On my very first job, I got fired on the first day. I was 14 and got hired at Arbors Drugs, which is now known as CVS. I was a stock boy and half way through my shift, a bunch of my friends came in and started messing around the store. The cherry on top was that two of them were having a "walker" fight at the front near the registers. Well, it was quite obvious that I knew these lads because they kept on calling out to me every few minutes to watch them do something stupid. The manager came up to me and told me to take my friends and go play outside and to never come back again. My first paycheck was for $15 and some change.


Our new hires were instructed that the paint was still drying and not to touch it. I'll give you three guesses as to what one of them did next.


I was a host at a restaurant when I was around 16 or so. Now, the standard protocol when seating guests is to get them water with a slice of lemon immediately.

So, this middle-aged couple comes in. I seat them and go off to get them some water. As I put the lemon on the glasses (as per usual), my trainer tells me that they don't want lemon. So, I take the lemon off and bring them their waters.

A few minutes later, there is a huge commotion in the dining room. I look over, and the middle-aged woman's lips are all blown up and swollen. She is holding ice cubes on them and is visibly upset.

The next day, I call in to get my hours and am told, "Ahh, yeah, we don't need you anymore."


I lied about knowing how to drive a forklift with the assumption that I would be getting retrained on the job.


I hooked a friend up with a job at one of our stores. On the very first day she said, "This isn't for me. I think I'd fit more into a management setting." (This was her first hour in) For the rest of the day, she wasn't very enthusiastic about anything. My coworker told her not to come back and asked me, "What the hell?" I quickly apologized and now have a rule where I don't hire family or friends.


I fired some guy during his second hour in when he deleted the project folder he was hired to work on. It was as I was watching his screen explaining everything, and he still denied doing it three times after. (We had a backup because of the server cache, so it was no problem, but the lying was the issue).

"Peter, did you just delete the project folder?"


"But, I just saw you confirming that you wanted to delete the files..."

"No I didn't."

"Dude, no need to worry. I can recover it if we act now?"

"Man, I didn't do it."

"Peter, you denied me three times. Get out of the chair."

I recovered the files, recorded what he had done in the work logs, and called HR to not sign his employment record book. I also got the nickname "Backup Jesus" from a male coworker who had overheard the exchange.


I know a guy who literally took out his college textbooks and studied while our boss was training him.


It wasn't on the first day, but rather the last day of training. It was for a credit union, and the first week was spent in a classroom-type setting to learn the ropes before the second week where we would spend it in the branches shadowing someone else. Let me preface this by saying, I am a great worker in customer service- even though I don't particularly like people. I am also a very serious student.

During the classroom part, I answered questions and focused on trying to learn as much as possible, but the training lady seemed to think that I wasn't "fun" enough or "personable" enough. At the end of the first week, I was talked to and I guess "warned" about this fact. I told them that I had a much different persona when I'm actually working with customers, but that I was there to learn as much as I could (so that I wouldn't mess up in the next week). By the end of the first week of training, I was already at a disadvantage apparently. For what it's worth, I didn't think I was any less happy-seeming that the other trainees.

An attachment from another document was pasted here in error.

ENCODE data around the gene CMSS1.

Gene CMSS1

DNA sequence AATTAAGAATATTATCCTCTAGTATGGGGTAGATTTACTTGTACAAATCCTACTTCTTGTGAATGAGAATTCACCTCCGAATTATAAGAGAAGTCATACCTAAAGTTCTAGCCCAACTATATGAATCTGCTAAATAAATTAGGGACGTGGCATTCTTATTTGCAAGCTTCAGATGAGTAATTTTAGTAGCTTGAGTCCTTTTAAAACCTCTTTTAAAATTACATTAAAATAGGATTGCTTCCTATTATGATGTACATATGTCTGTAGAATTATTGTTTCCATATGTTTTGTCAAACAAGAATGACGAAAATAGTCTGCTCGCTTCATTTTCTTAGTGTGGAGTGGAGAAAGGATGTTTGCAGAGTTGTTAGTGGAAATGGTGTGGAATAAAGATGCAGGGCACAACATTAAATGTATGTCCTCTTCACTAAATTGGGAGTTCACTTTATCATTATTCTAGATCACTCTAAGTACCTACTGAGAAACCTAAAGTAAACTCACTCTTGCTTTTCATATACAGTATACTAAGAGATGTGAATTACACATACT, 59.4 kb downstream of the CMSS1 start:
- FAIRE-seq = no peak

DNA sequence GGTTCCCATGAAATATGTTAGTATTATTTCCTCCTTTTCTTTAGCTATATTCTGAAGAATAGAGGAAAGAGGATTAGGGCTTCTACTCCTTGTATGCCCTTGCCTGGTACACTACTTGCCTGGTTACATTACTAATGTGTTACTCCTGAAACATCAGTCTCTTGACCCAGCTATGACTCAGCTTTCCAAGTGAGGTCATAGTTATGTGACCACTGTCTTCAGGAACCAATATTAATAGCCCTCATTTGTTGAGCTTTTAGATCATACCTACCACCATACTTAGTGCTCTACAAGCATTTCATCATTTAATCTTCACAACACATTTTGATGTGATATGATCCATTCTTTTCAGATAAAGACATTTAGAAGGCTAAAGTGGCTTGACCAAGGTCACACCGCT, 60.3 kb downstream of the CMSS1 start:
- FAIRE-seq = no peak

On the Wednesday and Thursday of the second week, I had apparently clocked in a few minutes late. (I was there on time, but you had to sign in to your computer and load up the program. However, sometimes other people would be talking to you, and it would take longer). That Friday morning- on the last day of training, I was stopped by a train on my way to the branch. I called to let them know. I worked a window for basically the entire day, until about 2pm, when they asked me to step into one of the offices. The training lady and the branch manager were there, and they told me that I didn't have to right material to stick around, gave me a check for my two-weeks of training, and sent me on my way. I had never been "fired" from a job before. It was a weird couple of weeks.


On a trial shift as a waitress, I dropped a tray with three wine bottles and twelve glasses. Everything shattered around me. On the same night, I dropped a fork. It ended up hitting a woman in the face before landing in her lap. 


My boyfriend's friend was hired for a desk job with my boyfriend. On his first day, they fired him for wearing the wrong colored shirt.

We never told him this, but we both knew why they had actually hired him. It was because they needed to meet a quota of employees who had a disability. They fired him because they had already met that quota, and now they didn't want a guy that could cry in the corner if he had a time limit.


Day one on my internship at an amazing design agency in SF, and they had to send me home because the school didn't give me proper authorization as an international student. I came in, got introduced to everyone, and was already pretty excited about all of the cool projects planned for the week. Suddenly, HR from the New York office gave me a call and told me to leave immediately because I wasn't allowed to work with them. I remember just feeling numb after that. I had to leave all of the awesome swag that I had just received earlier behind. I just felt so drained for the rest of the week, and I still feel gutted thinking about it!


Not me, but I saw the entire thing. I work at a family-owned restaurant, and we hired a cook that was being trained by a manager. He was obviously high on something, kept backing into things, didn't know what cole slaw was, and poured all-purpose batter into the mashed potatoes, and then looked down and said, "That's not mashed potatoes..." Not to mention, he kept on interrupting the manager, asked very unimportant questions, would pick things up and say, "What are these for?" He was taken into the back and informed that he was the worst cook we had ever had. He responded with, "The kitchen is usually where I shine!" It's still a running joke here.


I started working in the same office as my wife. We weren't married back then. One of her co-workers said they were uncomfortable around me, so I was fired the next day since I was a contractor and not a permanent employee. 



Post are edited for clarity. 


In life, sometimes there's wrong and "technically not wrong" - and the difference can often be hilarious.